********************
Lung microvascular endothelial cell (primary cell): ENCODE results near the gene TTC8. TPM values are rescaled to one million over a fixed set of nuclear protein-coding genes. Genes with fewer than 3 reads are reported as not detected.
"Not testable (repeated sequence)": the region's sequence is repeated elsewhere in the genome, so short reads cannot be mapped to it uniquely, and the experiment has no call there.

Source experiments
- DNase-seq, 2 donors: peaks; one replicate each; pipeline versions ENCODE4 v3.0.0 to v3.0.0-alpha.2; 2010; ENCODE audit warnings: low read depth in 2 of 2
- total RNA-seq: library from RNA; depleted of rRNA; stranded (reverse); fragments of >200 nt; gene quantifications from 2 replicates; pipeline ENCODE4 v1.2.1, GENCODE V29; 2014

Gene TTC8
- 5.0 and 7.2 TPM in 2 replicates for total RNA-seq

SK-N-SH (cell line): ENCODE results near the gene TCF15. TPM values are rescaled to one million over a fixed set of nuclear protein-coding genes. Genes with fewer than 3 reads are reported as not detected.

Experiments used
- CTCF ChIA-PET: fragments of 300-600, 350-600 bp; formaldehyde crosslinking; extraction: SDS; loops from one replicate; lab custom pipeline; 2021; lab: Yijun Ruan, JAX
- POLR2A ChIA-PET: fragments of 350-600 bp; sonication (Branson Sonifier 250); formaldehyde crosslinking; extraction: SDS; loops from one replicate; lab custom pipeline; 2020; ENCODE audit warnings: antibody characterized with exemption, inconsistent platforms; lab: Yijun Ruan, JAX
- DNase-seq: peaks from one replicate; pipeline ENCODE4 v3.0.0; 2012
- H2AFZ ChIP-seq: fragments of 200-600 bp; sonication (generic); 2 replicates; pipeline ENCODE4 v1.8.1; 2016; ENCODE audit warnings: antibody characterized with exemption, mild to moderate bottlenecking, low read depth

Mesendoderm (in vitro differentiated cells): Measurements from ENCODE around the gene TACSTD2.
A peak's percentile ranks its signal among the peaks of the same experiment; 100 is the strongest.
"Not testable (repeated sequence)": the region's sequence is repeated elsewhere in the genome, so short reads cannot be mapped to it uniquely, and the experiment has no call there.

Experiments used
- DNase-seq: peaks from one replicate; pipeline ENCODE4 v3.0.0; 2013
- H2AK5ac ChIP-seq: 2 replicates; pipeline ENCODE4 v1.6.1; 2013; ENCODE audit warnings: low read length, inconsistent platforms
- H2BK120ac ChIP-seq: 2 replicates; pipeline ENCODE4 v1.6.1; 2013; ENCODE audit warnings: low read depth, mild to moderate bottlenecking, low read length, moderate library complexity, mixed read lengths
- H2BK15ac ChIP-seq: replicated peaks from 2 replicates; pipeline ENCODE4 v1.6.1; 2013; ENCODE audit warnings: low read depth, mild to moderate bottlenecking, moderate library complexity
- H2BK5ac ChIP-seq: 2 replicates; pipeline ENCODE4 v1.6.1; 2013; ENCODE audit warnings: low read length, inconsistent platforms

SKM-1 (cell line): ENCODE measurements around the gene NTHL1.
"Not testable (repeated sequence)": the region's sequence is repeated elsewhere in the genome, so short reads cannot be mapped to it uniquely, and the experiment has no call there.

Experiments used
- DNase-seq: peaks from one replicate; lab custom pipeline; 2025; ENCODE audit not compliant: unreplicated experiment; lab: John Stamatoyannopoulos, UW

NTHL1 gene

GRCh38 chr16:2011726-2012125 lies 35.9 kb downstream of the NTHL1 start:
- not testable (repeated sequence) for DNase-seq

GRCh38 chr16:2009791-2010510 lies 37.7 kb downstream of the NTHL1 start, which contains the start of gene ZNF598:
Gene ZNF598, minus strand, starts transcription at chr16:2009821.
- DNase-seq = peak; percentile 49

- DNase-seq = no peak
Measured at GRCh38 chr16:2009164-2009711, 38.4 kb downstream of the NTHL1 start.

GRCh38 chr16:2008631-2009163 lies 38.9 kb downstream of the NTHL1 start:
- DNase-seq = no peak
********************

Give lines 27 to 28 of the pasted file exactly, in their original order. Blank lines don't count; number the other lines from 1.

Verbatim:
NTHL1 gene

GRCh38 chr16:2011726-2012125 lies 35.9 kb downstream of the NTHL1 start: